Indian Wedding

I was invited to my Indian friend’s wedding this Christmas. I received the invitation months ago, and my friend told me about some of the preparations him and his family were doing ahead of the big day. It was a fairly small wedding (on Indian terms) consisting of three days, which from talking to other Indian friends, is quite common.

Day 1:

On the first day, the bride and groom had separate functions with their own families. I am a friend of the groom, so went to his ceremony, which was in a small hall close to his home. In the morning we went there and he was presented with gifts from his family – gold Hindu jewellery, a special coconut knitted in burgundy cloth and jewels and also a sword.

SAM_0133

He was sat at the front of the hall with his closest family members and all the guests were sat around talking amongst themselves as there was no specific leader or person to address the audience. It was like we were there to see the function, but weren’t actually a part of it. Me and foreign friends all wore Indian kurties, a long tshirt with coloured leggings or trousers. Somehow we all matched and chose to wear blue, which looked great in the pictures! Of course there was food provided afterwards, we all loved the paneer curry and snacks.

In the evening there was also a function, which was kind of like a bachelor party I guess. We returned to the same venue and upstairs there was dancing, both Indian and international music. Downstairs there was a buffet with Indian sizzlers (veg on a hot plate), curries, rice, pani puri and also a very distinctive ice cream making machine, which was a big cylinder of ice that one man twisted as another spread cream, fruit sauces and fruit juices over it. It froze when it touched the ice, then later he scraped it off into bowls for us. It was yummy!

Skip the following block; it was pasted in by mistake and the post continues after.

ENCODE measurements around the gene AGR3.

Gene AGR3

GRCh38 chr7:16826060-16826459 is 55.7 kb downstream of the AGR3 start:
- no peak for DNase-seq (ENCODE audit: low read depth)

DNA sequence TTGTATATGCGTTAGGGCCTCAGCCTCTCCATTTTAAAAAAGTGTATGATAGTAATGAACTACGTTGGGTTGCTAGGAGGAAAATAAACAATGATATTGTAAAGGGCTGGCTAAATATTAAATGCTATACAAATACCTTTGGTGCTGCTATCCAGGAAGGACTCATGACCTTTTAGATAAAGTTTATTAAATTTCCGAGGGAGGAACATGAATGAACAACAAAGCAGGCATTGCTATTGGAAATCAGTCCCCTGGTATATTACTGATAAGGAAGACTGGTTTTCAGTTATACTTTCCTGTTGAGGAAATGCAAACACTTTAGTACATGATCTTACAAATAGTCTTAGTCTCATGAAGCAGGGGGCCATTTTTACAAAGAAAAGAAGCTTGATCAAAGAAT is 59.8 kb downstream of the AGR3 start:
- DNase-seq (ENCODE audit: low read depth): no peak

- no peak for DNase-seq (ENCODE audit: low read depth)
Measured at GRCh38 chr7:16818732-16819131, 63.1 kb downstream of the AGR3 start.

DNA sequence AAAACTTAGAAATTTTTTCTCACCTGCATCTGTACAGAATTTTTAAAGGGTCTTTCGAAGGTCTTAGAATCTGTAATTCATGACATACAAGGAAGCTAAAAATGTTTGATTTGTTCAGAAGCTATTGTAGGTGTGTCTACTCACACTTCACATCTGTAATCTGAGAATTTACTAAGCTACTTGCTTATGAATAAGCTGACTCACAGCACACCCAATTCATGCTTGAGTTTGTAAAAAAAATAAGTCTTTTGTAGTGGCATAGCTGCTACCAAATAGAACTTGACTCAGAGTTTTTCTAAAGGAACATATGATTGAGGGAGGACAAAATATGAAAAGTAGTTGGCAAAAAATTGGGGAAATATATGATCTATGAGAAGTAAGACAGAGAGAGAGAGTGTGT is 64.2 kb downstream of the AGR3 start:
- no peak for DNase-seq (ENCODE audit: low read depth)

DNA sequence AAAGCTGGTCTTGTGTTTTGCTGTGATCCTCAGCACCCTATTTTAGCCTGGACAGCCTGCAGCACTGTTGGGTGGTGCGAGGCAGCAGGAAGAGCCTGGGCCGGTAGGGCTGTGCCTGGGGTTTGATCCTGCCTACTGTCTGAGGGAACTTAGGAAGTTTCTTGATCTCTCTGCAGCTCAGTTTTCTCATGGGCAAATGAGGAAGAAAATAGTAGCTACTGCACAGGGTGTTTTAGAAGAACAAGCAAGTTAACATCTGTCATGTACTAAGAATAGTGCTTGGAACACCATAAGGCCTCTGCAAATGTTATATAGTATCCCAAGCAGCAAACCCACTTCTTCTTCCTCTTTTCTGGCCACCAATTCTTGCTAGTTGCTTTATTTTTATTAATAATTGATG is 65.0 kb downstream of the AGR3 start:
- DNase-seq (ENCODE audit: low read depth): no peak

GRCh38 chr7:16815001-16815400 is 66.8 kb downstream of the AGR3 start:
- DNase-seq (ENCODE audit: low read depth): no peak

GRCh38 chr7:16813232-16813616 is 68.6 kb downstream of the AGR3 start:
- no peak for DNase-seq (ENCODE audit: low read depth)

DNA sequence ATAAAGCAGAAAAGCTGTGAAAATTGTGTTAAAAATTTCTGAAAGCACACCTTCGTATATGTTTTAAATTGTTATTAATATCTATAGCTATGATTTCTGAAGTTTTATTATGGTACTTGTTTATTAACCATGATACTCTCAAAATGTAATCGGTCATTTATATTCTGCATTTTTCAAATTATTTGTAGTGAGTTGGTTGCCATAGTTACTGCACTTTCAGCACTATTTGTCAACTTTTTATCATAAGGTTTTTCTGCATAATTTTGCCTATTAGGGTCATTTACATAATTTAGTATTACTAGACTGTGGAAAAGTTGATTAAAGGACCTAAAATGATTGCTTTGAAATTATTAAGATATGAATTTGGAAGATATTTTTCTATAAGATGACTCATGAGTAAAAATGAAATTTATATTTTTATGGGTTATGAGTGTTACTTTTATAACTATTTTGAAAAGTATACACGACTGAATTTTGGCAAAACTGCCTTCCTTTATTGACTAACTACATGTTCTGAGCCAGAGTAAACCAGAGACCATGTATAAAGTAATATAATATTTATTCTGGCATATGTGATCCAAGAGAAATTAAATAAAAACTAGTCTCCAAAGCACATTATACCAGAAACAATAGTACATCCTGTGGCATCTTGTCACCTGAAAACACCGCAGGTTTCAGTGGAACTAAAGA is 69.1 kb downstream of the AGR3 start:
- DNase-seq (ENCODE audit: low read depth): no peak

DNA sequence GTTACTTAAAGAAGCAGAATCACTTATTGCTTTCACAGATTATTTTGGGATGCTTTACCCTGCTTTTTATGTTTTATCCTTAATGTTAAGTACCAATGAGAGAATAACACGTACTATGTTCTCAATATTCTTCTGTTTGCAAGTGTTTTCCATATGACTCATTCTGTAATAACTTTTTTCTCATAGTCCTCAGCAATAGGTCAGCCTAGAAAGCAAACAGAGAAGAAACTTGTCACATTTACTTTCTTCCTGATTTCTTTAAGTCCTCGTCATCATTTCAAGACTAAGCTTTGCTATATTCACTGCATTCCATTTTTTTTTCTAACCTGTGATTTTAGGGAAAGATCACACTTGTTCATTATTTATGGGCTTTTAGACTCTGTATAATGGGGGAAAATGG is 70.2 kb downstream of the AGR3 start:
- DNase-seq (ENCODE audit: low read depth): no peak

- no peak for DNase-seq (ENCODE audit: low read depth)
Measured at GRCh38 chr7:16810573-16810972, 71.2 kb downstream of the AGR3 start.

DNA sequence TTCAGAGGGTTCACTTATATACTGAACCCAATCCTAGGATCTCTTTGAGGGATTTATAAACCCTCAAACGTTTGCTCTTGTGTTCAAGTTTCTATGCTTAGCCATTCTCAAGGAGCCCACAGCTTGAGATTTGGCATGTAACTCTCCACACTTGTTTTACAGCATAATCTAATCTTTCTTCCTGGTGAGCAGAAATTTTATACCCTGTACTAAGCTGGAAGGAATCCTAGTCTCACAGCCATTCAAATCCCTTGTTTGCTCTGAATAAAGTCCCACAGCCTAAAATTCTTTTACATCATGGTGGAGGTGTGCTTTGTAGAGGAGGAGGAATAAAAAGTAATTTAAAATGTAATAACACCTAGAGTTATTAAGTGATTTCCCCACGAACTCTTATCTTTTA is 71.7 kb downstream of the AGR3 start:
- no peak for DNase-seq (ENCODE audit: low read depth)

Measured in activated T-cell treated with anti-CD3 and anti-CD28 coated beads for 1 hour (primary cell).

Day 2: Wedding

The second day was the actual wedding ceremony, there was a wedding breakfast at the groom’s house, but unfortunately we were a little late (saris take a while to put on, and there were 9 people getting ready in one house) so missed breakfast. The whole of the groom’s party went in coaches to a location near to the bride’s house and when we arrived, the groom got on a horse and was accompanied by drums, trumpets and everyone dancing in the street to show he’d arrived. It was loud, exciting and the groom looked stunning on the white horse, which was also draped in a red and gold coat.

Groom's procession

We went inside and waited for a while…quite a long time actually. There was live traditional music and to pass the time the guests spoke amongst themselves.

We went downstairs for another Indian buffet (rice, bread, curry, garlic bread, buttermilk, dosa) and then rushed back up to see the arrival of the groom to the wedding hall. He was now dressed in gold and carried the sword from yesterday as he made his way to the stage and sat on the red throne waiting for his fiancee to arrive.

When the bride arrived, her family held a carpet above her head, threw rose petals as she walked and accompanied her to sit next to the groom. It was strange that they didn’t really look at each other during the first few minutes.

The ceremony happened and to confirm the marriage, they both walked around a fire four times and it was complete. We were all given coconut ice cream and after lots of pictures on stage with the married couple we went back home.

Later that evening, we went to the groom’s house for dinner (even though he wasn’t there). We ate typical Gujrati food, which is really special and tasty, I love the tetlas and potato curry.

Day 3:

We could finally have a lie in and relax during the day before the evening dinner and dance reception. This was an event for both the families and there were about 300 guests. The couple were again on stage, this time the bride in a heavily jewelled pink dress and the groom in a suit, sat on a sofa as a very animated and lively host talked to the audience and played some games. It felt less formal than day 2 as the crowd was engaged and the couple seemed more relaxed than the day before. After a few speeches, we ate (do you see a pattern here?) and then the hall turned off the lights and converted into a dance floor. The guests went crazy dancing and I did too, singing to Bollywood songs and Western pop songs. It was so much fun and everybody was dressed so well.

In summary, Indian weddings are exhausting, it’s a lot of waking up early, driving to functions, wearing lots of make up, smiling for photos, eating and dancing. But I loved being part of their special few days and learning more about Indian and Hindu culture through the events I saw and the people I met.

Although I’m in India for a few more days, I feel I’m all wedding’d out and am not quite ready to attend another one, my stomach is looking pretty big after all the food I’ve eaten.

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